Archive for March 2nd, 2009


When the Ice Cracks

Growing up in northern Wisconsin, I’m accustomed to winter.  The blustery snowstorms, freezing temperatures and the ice make for an interesting and challenging way of life.  One thing I look forward to happens about this time of year — the ice begins to break-up.  In my hometown I could hear it at night, the steady grinding as the Wisconsin River pushed against the ice.  The sound reminded me of snowplows scraping the snow from the roads as the river pushed the ice over, across and along the granite and sandstone shores.  Below are some pictures of the ice on Lake Kegonsa as spring forces the ice to give way.



During the day, cracks open in the ice and then freeze again at night.


Which pushes the ice onto the shore.  I could hear the ice popping and grinding while I took these pictures.


The ice is from one to two feet thick in these photos.



Slowly grinding away at the rocky shoreline.



On This Day, March 2: Rolling Thunder

March 2, 1965

First Rolling Thunder raid conducted

Operation Rolling Thunder begins with more than 100 United States Air Force jet bombers striking an ammunition depot at Xom Bang, 10 miles inside North Vietnam. Simultaneously, 60 South Vietnamese Air Force propeller planes bombed the Quang Khe naval base, 65 miles north of the 17th parallel.

Six U.S. planes were downed, but only one U.S. pilot was lost. Capt. Hayden J. Lockhart, flying an F-100, was shot down and became the first Air Force pilot to be taken prisoner by the North Vietnamese. Lockhart was released in 1973 when U.S. POWs were returned under provisions of the Paris Peace Accords.

The raid was the result of President Lyndon B. Johnson’s decision in February to undertake the sustained bombing of North Vietnam that he and his advisers had been considering for more than a year. The goal of Rolling Thunder was to interdict North Vietnamese transportation routes in the southern part of North Vietnam and the slow infiltration of personnel and supplies into South Vietnam. In July 1966, Rolling Thunder was expanded to include North Vietnamese ammunition dumps and oil storage facilities as targets and in the spring of 1967 it was further expanded to include power plants, factories, and airfields in the Hanoi-Haiphong area.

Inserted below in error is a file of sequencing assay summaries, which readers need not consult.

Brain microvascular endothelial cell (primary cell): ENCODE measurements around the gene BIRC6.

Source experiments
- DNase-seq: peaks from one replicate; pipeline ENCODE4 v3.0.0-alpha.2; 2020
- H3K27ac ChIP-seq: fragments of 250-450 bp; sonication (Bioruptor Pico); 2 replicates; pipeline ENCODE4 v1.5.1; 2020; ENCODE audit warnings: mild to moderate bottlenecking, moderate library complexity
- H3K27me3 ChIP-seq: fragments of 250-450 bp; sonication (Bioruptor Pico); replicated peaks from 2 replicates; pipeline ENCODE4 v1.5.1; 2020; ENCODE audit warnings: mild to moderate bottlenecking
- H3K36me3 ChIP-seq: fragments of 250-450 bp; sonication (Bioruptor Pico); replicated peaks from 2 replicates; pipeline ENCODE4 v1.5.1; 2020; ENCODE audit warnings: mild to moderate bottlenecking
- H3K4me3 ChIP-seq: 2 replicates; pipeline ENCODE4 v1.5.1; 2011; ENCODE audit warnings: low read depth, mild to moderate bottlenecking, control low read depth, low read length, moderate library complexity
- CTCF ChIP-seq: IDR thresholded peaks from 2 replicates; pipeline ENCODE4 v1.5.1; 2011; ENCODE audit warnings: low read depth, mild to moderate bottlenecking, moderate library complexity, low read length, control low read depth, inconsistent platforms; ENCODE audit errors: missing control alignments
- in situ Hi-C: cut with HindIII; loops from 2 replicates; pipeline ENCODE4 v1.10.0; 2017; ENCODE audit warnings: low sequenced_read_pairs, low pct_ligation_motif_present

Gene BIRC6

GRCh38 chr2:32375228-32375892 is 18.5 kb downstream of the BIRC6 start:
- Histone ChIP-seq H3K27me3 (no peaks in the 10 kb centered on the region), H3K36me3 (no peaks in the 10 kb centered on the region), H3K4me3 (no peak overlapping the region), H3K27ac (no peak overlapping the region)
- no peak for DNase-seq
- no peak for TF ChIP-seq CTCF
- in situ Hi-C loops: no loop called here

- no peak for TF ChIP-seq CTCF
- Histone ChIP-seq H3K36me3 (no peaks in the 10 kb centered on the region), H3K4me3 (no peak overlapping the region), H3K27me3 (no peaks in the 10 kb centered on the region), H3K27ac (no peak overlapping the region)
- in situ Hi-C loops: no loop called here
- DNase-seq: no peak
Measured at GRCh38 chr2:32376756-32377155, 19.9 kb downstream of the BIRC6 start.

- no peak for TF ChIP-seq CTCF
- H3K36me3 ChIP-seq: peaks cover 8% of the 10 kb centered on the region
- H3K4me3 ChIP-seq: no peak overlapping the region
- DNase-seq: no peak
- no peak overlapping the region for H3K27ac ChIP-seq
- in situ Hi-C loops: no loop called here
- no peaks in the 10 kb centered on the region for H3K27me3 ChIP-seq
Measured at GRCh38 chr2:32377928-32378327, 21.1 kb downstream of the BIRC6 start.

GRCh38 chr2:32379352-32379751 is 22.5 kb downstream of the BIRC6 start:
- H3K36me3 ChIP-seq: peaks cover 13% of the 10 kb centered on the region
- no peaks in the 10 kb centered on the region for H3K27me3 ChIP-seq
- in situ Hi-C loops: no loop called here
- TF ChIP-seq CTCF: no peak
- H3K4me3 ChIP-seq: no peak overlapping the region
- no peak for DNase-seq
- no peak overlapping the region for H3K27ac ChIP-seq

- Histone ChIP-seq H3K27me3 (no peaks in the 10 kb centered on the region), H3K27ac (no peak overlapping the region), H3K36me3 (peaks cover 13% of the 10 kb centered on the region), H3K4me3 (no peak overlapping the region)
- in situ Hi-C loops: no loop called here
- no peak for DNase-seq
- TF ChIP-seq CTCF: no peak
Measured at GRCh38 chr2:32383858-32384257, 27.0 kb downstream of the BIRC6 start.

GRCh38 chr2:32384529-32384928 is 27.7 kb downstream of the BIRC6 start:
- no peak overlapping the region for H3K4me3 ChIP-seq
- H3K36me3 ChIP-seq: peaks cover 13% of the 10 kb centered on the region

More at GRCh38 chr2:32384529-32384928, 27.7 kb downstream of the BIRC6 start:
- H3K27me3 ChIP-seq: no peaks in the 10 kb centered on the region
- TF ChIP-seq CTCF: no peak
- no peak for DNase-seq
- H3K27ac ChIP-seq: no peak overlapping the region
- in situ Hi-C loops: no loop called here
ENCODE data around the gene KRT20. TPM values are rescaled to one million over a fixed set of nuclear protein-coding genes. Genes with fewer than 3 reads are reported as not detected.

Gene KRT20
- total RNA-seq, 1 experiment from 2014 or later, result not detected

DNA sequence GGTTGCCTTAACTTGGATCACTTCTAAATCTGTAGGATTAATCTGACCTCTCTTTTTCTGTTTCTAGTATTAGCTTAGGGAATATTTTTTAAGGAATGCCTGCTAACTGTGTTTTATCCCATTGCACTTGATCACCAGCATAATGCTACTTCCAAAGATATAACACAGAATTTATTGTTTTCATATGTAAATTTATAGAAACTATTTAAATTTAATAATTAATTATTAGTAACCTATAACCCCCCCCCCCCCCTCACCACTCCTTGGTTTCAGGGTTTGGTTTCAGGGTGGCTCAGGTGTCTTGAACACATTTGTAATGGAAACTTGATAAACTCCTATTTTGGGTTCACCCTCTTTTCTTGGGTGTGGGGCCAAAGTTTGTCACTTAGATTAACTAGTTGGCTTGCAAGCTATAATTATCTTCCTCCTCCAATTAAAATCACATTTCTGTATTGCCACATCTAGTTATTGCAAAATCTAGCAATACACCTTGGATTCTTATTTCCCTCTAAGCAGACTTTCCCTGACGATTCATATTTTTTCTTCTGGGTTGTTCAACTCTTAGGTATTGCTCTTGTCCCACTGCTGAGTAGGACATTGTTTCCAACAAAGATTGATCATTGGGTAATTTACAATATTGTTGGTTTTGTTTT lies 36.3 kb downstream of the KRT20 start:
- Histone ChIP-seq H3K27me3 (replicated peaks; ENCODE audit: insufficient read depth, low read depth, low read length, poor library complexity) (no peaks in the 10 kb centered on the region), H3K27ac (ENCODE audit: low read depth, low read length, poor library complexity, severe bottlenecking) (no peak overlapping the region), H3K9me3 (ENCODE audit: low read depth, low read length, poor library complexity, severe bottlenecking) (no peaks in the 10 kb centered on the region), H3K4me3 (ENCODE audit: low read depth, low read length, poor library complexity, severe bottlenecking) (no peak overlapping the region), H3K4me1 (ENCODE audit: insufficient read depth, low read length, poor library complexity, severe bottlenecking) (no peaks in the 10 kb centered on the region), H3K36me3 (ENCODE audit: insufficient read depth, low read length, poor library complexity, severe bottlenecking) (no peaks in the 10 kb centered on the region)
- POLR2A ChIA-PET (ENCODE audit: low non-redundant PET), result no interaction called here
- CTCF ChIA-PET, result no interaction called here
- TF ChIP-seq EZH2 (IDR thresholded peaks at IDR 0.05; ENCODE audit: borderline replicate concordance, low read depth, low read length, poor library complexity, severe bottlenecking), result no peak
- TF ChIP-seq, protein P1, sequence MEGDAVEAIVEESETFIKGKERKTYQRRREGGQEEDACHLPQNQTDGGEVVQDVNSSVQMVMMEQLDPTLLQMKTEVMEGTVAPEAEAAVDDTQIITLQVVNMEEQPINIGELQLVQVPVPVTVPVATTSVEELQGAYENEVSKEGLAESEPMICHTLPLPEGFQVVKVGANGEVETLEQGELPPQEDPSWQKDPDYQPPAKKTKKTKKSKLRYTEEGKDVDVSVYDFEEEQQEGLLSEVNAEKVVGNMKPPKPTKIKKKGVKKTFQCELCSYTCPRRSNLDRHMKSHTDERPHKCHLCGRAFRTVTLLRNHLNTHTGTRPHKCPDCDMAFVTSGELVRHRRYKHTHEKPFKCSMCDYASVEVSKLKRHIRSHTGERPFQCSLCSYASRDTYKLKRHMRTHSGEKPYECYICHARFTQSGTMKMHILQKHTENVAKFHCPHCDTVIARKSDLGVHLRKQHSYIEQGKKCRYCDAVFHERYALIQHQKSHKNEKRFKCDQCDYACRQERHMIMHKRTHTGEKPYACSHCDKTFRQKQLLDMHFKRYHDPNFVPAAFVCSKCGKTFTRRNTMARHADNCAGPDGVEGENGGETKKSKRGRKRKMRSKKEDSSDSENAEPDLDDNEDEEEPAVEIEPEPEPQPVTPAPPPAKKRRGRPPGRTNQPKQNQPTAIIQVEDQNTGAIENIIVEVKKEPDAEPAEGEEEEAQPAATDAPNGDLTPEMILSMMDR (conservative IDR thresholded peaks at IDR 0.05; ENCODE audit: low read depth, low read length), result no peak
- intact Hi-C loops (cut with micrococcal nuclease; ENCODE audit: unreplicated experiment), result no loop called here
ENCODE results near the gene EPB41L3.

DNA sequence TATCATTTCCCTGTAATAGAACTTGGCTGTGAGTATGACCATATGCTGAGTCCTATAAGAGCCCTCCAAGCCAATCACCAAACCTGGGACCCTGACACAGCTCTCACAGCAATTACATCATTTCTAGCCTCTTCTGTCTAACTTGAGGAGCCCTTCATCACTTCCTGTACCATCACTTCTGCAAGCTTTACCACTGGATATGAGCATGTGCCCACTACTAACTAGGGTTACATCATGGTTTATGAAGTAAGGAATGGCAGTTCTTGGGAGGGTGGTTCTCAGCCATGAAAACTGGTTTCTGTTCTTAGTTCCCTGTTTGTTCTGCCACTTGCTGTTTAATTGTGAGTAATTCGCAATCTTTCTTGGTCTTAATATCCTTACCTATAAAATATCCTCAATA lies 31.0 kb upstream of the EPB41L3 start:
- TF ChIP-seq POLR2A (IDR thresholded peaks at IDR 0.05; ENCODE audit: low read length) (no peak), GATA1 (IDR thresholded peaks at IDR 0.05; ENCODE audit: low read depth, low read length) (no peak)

The White House closely controlled Operation Rolling Thunder and President Johnson occasionally selected the targets himself. From 1965 to 1968, about 643,000 tons of bombs were dropped on North Vietnam. A total of nearly 900 U.S. aircraft were lost during Operation Rolling Thunder. The operation continued, with occasional suspensions, until President Johnson halted it on October 31, 1968, under increasing domestic political pressure.

“First Rolling Thunder raid conducted.” 2009. The History Channel website. 2 Mar 2009, 11:21


On This Day

1807 – The U.S. Congress passed an act to “prohibit the importation of slaves into any port or place within the jurisdiction of the United States… from any foreign kingdom, place, or country.”

1836 – Texas declared its independence from Mexico and an ad interim government was formed.

1877 – In the U.S., Rutherford B. Hayes was declared the winner of the 1876 presidential election by the U.S. Congress. Samuel J. Tilden, however, had won the popular vote on November 7, 1876.

1899 – Mount Rainier National Park in Washington was established by the U.S. Congress.

1901 – The U.S. Congress passed the Platt amendment, which limited Cuban autonomy as a condition for withdrawal of U.S. troops.